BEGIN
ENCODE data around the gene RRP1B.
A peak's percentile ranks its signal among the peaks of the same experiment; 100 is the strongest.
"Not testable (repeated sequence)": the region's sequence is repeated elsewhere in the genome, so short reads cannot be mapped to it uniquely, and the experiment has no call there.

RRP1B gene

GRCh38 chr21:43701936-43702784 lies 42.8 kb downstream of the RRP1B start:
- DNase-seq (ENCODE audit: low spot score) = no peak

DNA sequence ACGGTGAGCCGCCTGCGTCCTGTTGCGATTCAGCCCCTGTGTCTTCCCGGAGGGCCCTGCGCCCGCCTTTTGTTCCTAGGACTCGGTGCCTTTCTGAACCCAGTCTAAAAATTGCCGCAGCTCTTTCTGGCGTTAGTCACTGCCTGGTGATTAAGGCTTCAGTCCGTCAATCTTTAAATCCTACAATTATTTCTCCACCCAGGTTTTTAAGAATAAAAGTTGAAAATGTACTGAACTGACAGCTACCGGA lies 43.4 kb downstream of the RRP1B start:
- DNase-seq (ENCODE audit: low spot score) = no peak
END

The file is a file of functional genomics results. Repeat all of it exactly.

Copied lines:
ENCODE data around the gene RRP1B.
A peak's percentile ranks its signal among the peaks of the same experiment; 100 is the strongest.
"Not testable (repeated sequence)": the region's sequence is repeated elsewhere in the genome, so short reads cannot be mapped to it uniquely, and the experiment has no call there.

RRP1B gene

GRCh38 chr21:43701936-43702784 lies 42.8 kb downstream of the RRP1B start:
- DNase-seq (ENCODE audit: low spot score) = no peak

DNA sequence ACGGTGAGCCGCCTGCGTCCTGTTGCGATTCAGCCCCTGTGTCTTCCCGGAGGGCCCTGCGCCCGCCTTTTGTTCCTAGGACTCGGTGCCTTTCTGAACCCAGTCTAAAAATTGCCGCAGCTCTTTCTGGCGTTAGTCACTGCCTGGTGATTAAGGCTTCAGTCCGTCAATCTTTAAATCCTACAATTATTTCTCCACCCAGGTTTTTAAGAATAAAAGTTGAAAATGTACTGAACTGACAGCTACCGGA lies 43.4 kb downstream of the RRP1B start:
- DNase-seq (ENCODE audit: low spot score) = no peak